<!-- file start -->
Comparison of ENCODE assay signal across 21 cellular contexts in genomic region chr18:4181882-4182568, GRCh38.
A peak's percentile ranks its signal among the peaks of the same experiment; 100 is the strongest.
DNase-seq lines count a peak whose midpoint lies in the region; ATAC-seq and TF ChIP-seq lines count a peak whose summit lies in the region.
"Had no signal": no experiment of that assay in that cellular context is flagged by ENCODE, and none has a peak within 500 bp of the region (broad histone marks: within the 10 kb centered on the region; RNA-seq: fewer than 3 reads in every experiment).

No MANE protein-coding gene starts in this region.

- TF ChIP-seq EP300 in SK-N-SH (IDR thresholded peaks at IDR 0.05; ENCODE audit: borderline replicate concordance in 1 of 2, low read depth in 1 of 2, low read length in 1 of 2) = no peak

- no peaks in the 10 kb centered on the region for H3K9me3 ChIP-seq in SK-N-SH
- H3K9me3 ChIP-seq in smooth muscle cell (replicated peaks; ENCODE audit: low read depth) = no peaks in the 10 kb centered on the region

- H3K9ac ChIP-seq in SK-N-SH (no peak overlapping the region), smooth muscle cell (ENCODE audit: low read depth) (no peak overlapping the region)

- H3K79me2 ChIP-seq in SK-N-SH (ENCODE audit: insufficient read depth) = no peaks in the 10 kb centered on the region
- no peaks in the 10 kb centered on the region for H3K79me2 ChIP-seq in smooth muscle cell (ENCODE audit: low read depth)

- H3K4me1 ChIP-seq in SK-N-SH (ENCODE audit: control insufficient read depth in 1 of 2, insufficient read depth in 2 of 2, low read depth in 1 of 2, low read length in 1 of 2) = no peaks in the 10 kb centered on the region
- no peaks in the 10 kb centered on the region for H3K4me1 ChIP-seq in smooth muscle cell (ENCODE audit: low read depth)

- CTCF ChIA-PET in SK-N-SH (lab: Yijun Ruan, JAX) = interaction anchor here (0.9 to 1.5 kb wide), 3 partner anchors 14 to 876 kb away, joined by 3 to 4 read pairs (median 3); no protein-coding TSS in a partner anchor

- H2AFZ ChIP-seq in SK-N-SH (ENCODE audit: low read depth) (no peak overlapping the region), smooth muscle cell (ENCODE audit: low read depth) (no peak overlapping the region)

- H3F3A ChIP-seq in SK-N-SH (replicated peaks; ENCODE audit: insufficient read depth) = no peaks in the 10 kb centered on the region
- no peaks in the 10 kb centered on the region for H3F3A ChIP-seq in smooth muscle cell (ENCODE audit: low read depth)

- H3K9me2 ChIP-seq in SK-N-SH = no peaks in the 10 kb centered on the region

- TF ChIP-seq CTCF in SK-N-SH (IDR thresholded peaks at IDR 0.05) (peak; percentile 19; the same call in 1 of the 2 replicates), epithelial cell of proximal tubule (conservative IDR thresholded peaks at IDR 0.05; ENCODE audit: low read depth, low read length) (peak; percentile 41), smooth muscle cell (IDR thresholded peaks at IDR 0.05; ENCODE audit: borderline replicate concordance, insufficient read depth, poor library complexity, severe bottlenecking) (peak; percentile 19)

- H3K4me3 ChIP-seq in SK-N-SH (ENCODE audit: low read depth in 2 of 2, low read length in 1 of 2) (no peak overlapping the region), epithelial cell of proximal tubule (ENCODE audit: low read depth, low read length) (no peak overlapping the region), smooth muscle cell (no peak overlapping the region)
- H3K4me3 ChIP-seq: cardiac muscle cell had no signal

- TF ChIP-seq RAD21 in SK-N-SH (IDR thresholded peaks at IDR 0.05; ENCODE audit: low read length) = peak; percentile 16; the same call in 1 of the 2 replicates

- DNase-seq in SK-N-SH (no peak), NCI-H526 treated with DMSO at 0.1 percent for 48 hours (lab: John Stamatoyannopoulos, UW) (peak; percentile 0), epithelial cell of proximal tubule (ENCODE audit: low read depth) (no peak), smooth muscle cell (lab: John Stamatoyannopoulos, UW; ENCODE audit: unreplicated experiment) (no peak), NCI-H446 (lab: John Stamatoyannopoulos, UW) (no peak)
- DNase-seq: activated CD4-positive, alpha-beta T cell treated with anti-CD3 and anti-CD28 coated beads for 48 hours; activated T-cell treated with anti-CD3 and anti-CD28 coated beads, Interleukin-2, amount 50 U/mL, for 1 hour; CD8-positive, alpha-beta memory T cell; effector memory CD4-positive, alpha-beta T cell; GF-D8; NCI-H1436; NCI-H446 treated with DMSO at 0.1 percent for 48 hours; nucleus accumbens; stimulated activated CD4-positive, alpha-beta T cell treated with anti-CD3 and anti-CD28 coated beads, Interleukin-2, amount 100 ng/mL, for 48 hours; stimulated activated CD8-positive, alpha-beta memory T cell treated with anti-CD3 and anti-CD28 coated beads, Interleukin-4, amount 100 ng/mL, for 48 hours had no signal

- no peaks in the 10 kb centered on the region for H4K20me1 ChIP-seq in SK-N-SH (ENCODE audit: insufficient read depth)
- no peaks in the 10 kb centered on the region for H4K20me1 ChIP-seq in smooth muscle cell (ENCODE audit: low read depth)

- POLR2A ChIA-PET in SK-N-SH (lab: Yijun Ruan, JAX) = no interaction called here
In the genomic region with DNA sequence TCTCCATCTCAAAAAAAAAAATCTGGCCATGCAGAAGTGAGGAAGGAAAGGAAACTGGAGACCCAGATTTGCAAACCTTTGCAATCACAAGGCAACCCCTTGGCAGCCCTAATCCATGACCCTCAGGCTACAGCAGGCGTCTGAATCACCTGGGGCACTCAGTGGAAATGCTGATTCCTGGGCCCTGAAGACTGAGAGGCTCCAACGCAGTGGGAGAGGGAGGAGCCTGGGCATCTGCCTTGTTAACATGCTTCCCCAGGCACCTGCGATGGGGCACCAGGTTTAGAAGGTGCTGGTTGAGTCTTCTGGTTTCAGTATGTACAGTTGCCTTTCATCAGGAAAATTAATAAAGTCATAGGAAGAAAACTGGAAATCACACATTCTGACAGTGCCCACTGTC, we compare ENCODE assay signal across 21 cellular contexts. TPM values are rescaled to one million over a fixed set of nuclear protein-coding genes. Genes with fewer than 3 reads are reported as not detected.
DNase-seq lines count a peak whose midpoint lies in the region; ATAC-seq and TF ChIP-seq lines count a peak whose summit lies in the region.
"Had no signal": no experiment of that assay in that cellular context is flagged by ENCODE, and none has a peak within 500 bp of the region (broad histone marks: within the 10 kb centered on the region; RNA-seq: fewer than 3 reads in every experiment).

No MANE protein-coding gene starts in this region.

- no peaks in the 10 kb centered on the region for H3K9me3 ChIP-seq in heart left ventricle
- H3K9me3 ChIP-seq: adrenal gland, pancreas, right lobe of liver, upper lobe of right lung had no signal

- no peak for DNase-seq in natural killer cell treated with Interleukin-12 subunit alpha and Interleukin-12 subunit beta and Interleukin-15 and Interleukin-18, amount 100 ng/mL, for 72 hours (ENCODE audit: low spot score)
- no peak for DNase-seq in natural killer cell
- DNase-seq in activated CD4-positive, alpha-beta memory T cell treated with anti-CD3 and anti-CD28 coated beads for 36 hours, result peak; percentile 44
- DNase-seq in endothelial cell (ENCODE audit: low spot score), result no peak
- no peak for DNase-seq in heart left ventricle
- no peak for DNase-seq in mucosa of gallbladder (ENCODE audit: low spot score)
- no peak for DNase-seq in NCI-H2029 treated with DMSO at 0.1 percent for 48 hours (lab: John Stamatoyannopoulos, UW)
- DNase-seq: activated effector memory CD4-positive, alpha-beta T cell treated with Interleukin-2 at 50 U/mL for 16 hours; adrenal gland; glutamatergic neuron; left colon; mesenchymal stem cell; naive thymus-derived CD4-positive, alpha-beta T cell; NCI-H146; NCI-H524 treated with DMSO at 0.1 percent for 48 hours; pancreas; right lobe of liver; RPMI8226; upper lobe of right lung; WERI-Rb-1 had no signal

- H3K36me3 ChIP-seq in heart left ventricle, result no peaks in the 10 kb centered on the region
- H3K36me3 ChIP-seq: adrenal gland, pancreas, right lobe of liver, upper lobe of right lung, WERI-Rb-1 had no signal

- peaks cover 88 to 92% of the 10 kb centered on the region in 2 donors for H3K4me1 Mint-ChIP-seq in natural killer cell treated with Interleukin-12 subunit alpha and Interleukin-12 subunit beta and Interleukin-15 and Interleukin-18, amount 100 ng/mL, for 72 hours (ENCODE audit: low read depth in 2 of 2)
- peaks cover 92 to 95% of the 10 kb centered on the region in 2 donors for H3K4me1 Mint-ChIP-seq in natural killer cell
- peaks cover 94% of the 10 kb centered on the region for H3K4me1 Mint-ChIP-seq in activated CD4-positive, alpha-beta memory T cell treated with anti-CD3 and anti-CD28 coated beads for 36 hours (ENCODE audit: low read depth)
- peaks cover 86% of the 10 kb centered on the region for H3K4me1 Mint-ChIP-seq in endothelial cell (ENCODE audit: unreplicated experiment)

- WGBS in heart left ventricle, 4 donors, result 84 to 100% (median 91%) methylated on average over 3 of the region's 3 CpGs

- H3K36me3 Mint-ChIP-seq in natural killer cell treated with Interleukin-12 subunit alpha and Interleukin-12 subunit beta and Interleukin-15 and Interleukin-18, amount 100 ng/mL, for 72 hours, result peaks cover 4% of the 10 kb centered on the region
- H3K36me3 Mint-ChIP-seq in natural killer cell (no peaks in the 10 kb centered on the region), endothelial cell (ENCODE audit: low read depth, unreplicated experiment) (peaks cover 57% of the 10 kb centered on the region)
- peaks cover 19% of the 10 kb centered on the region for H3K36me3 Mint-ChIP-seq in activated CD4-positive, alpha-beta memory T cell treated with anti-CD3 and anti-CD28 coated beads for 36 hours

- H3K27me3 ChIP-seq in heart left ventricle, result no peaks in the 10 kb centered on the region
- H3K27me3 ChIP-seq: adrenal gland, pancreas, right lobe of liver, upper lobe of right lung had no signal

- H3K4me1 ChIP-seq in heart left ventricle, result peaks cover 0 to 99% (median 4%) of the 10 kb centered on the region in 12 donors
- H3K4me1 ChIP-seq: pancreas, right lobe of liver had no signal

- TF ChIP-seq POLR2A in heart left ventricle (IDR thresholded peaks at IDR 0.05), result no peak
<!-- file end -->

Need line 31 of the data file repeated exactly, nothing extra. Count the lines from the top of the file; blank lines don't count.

No MANE protein-coding gene starts in this region.